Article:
2. Wow, what an inspiring story. I can totally relate to the feelings of doubt on whether student loans warranted the education received. Keep going. I was finally able to pay off my $38,000 in student loans last year. You will get there.

  3. I found your website right on time. I started my debt free journey in February of this year, with $185K in debt – and $175K of that is student loans. It’s a process – but like you I’m committed to seeing this thing to the end. Keep going! You’re making more of an impact than you know.

  4. Nika, you are so brave to share your journey. We tend not to talk about finances ( and hide it) which contributes to our long-term financial burden, which sucks the oxygen out of us. Your journey is part of our financial education. I love your frankness and breaking the numbers down. The debt amount countdown and the note on how much interest you are paying per day. I too will be figuring out my daily debt interest number.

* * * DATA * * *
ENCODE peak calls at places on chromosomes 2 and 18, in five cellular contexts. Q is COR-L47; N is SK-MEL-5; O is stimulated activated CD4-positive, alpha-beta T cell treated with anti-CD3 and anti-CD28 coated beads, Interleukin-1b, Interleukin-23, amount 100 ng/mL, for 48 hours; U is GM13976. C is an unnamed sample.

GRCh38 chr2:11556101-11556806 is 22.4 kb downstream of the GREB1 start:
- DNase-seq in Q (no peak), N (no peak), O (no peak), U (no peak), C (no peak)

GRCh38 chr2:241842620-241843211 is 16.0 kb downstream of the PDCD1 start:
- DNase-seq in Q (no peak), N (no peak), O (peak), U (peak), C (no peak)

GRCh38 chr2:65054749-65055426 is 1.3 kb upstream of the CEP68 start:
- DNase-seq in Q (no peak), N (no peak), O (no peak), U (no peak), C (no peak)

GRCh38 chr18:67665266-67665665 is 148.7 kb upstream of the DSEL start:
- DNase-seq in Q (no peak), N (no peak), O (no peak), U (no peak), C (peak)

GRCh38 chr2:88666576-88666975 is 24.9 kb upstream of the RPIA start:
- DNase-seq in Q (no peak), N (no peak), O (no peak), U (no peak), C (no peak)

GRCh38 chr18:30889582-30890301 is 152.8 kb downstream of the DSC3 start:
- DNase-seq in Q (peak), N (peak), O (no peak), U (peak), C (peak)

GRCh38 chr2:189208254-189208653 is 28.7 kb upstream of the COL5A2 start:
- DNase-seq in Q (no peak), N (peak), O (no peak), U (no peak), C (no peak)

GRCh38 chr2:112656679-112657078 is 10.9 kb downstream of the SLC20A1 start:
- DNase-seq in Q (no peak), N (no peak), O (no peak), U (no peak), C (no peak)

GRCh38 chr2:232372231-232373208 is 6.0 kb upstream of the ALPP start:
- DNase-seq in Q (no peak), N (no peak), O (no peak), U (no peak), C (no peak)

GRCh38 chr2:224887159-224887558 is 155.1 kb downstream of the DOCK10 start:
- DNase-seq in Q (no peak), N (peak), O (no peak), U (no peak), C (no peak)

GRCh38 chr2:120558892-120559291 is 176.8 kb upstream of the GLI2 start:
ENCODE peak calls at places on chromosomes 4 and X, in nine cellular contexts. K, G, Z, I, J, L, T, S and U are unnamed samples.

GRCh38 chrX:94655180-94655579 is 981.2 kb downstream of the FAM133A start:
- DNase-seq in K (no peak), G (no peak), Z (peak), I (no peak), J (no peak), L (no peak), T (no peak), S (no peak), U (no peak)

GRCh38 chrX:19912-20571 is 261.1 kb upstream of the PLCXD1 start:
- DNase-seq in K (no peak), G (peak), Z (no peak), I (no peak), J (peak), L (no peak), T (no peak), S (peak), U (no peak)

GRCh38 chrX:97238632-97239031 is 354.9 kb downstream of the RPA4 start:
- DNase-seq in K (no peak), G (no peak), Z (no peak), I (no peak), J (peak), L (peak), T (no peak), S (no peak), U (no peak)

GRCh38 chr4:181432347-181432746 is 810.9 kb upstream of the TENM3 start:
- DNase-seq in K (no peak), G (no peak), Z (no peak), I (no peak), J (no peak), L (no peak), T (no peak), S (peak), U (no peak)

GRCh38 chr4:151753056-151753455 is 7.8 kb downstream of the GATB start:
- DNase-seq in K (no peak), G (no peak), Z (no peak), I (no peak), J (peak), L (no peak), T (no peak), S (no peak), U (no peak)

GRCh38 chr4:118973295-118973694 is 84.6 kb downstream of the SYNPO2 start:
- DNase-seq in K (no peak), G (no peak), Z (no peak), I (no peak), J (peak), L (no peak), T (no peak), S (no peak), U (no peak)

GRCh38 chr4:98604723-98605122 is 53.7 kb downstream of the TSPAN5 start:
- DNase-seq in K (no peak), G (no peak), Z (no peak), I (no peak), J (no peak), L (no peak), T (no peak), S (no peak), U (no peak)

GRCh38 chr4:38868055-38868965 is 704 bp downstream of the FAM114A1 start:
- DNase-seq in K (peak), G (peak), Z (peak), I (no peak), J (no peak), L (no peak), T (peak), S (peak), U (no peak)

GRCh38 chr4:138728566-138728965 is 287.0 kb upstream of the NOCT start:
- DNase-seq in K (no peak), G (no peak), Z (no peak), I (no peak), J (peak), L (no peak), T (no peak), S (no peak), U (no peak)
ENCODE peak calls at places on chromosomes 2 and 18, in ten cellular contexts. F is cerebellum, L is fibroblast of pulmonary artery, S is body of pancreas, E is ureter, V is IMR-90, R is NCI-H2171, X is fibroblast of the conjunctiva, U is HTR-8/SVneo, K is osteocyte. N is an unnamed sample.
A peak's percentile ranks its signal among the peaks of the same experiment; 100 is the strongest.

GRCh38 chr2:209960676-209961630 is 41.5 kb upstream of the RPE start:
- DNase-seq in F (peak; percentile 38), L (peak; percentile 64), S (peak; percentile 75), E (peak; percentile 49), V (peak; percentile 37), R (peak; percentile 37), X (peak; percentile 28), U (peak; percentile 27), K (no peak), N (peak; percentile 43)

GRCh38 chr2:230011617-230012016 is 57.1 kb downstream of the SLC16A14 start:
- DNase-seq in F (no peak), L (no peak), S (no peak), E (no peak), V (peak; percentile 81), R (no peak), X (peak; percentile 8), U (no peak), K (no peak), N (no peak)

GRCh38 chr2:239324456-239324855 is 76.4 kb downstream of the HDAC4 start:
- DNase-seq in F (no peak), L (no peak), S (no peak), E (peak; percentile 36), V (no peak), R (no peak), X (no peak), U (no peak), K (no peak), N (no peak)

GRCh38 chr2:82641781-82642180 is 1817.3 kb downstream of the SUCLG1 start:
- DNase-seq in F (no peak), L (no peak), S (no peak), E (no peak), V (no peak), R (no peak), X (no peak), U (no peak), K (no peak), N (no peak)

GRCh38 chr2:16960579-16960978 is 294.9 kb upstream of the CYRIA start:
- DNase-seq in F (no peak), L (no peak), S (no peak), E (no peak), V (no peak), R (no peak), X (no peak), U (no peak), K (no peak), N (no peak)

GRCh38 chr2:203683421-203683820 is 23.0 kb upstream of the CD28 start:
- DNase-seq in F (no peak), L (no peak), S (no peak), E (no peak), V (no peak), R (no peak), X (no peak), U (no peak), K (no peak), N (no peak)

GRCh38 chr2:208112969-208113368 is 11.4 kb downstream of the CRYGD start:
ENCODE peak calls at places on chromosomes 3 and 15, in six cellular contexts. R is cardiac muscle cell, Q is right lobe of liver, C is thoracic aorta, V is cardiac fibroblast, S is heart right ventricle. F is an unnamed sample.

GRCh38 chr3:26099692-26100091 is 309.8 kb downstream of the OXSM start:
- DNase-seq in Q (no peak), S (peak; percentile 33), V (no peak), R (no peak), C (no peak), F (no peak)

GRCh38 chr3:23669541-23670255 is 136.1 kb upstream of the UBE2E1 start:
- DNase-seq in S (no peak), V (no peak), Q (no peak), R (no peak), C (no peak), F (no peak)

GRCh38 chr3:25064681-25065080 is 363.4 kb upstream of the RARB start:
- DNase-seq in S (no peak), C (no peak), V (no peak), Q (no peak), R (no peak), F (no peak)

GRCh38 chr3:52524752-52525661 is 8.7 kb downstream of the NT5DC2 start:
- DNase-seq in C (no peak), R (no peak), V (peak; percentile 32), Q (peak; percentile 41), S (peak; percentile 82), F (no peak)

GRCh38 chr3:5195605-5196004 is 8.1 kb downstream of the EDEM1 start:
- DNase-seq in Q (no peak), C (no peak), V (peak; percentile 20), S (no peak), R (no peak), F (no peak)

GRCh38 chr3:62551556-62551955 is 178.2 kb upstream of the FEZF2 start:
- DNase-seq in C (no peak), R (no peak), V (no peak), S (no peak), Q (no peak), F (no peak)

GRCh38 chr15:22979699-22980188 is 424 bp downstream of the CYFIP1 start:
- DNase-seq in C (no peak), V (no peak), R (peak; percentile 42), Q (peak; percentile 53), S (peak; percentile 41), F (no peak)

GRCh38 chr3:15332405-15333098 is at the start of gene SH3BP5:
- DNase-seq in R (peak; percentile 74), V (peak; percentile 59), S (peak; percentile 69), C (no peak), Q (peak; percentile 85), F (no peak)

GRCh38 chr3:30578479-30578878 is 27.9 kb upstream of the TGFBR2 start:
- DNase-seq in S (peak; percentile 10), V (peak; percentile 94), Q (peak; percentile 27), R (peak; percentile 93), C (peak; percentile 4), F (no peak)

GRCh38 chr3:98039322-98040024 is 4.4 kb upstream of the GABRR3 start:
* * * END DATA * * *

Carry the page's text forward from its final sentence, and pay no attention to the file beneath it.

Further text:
5. Thanks for sharing your story about your debt free journey! I made a career change and went to nursing school only to find out that after graduating I really didn’t like nursing. I am still paying on my debt of 30,000. It seems impossible, but I make a goal every month to make huge payments!

    1. Thank you for reading and for sharing your experience with student loans also. I know it can seem impossible but don’t give up. Changes are coming to student loans and it is my hope that those changes (and those still needed) help getting rid of this debt easier, across both federal and private student loans.